The China Daily has an article today criticizing corrupt Chinese officials for signing lucrative book deals in prison. They must not know that some of the world’s most influential works of philosophy and fiction were written in the slammer.
“It’s somewhat surprising that typos and grammatical errors hold this much power given the speed and frequency of written communication that characterizes the digital age. Despite our ‘sent from my iPhone’ disclaimers, it appears we should still be diligent about avoiding written mistakes. Especially if were writing to a conscientious introvert whose not very agreeable. Their the wrst.” On proving something that we all suspected to be true: less agreeable people care the most about grammar.
“Romatic realist” painter Bo Bartlett, born in Columbus, Georgia, is renowned for his epic tableaus depicting a “Hopper-like sense of longing and mystery combined with a Lynchian-cocktail of menace, beauty, and stranger-than-fiction reality.” He was also a protégé and life-long friend of Andrew Wyeth. In Oxford American‘s most recent SoLost installment, the crew checks out Bartlett’s surprising and endearing winter workspace.
Andrew Marantz reviews R. Kelly’s “breezy” and “revealing” memoir, Soulacoaster: The Diary of Me, for The New Yorker’s book blog, Page-Turner. This might be what they meant when they said they were “rebooting” the Book Bench. (Related: hear Gary Oldman read some passages from the book.)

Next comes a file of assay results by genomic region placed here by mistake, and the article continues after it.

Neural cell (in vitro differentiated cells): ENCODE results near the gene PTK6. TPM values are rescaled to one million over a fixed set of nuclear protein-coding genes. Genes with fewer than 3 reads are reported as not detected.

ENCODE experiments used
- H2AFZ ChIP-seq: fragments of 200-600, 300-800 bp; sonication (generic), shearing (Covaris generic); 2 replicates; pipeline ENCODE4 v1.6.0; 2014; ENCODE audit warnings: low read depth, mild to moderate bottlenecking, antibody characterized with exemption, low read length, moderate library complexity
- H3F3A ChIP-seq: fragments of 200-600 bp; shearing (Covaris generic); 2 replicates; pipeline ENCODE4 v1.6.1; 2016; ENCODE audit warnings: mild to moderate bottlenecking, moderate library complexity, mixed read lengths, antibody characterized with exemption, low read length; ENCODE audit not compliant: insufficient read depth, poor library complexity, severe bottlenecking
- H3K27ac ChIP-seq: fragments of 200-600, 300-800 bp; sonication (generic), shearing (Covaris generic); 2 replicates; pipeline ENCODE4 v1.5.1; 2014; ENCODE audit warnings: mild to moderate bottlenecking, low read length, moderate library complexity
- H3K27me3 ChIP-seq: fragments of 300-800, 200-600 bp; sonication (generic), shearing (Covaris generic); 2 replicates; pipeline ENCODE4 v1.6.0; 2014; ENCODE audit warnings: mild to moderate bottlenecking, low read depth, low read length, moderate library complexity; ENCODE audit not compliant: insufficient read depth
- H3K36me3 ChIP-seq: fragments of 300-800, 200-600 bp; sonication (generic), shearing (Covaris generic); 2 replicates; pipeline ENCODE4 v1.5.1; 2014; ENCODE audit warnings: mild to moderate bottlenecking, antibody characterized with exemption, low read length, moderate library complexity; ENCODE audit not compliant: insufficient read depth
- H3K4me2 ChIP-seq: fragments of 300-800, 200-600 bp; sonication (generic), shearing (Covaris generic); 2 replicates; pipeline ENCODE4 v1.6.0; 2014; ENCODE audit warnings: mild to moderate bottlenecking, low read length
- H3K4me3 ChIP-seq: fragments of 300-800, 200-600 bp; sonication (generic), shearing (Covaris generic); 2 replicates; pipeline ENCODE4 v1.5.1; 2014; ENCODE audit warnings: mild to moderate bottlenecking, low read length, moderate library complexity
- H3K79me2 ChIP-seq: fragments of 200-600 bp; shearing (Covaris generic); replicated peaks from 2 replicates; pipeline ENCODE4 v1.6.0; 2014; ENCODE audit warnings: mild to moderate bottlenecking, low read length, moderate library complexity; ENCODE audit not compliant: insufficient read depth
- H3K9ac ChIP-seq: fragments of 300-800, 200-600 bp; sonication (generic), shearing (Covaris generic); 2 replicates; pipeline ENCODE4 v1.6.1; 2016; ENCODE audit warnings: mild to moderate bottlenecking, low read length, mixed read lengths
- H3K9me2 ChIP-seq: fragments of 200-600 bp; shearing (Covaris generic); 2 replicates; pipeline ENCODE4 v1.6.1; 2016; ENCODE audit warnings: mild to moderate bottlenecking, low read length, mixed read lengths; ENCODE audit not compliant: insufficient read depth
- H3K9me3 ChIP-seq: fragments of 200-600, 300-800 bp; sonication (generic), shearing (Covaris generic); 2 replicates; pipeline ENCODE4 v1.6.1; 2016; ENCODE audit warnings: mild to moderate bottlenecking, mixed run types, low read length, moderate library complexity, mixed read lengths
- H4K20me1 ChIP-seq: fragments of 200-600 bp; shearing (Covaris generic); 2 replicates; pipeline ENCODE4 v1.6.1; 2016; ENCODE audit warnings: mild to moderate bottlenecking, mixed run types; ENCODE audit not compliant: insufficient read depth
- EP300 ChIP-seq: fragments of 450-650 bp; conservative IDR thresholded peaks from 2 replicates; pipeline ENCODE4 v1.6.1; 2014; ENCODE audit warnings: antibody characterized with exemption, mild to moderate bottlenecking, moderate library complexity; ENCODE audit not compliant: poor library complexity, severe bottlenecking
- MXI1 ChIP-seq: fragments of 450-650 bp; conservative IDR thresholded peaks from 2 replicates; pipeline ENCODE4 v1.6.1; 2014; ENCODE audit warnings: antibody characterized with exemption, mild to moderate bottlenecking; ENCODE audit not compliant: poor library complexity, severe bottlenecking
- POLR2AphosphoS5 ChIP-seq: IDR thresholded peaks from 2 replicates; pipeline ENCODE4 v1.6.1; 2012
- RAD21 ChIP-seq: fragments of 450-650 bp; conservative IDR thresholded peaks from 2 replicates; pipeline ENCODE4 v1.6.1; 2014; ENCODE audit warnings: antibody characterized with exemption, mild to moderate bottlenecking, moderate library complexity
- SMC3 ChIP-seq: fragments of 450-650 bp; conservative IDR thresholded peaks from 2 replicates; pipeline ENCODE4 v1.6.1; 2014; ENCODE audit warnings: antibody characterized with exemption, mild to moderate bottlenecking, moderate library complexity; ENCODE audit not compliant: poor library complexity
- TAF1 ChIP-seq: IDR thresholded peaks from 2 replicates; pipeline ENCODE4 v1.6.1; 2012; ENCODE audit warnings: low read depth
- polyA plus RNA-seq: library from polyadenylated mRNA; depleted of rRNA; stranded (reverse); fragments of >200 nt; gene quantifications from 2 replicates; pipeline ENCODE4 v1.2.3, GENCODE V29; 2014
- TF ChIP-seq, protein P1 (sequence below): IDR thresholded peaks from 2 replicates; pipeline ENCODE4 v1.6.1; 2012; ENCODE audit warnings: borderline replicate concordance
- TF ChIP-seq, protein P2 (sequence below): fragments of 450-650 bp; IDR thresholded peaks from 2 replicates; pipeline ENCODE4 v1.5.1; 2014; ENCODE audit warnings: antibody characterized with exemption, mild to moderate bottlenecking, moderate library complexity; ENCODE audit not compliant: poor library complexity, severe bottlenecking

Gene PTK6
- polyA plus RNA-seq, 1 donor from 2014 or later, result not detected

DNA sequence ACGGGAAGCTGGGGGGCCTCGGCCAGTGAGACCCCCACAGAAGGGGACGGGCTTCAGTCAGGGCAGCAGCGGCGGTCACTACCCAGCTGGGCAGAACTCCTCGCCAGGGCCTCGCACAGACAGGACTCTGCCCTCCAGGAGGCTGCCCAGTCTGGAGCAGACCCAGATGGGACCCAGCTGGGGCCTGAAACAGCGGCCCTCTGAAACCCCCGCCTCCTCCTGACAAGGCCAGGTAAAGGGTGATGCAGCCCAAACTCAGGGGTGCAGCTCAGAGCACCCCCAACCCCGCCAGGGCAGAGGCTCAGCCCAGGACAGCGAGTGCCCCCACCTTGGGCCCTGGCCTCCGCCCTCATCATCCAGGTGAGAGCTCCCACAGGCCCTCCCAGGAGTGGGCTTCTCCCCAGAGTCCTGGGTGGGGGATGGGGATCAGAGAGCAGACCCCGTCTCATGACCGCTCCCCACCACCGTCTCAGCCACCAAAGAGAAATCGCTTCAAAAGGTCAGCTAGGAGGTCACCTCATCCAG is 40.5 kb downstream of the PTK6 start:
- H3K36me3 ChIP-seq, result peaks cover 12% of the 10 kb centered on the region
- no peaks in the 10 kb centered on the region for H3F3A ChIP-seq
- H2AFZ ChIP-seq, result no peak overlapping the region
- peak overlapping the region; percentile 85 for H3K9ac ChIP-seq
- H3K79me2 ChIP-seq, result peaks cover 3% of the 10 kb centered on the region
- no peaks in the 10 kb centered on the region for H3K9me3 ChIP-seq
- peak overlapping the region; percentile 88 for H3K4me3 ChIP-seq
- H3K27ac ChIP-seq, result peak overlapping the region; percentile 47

If you read one piece on early computer scientist Alan Turing that’s come out in celebration of his 100th birthday last Saturday (if you were wondering about Friday’s Google Doodle) you might do very well to make it this one in the Atlantic on how his reading of Charles Darwin and the theory of evolution influenced his work and continues to shape the way we work with computers. It’s also about the limits of artificial intelligence.
Recommended Reading: This Atlantic article on the life of Henning Mankell, author of the Kurt Wallander series. The author said, “When I write, I always try to reflect the reality we live in, a reality that is becoming rougher and more violent. This violence and its impact on people around it is what I try to reflect in Wallander. But reality always surpasses the poem.”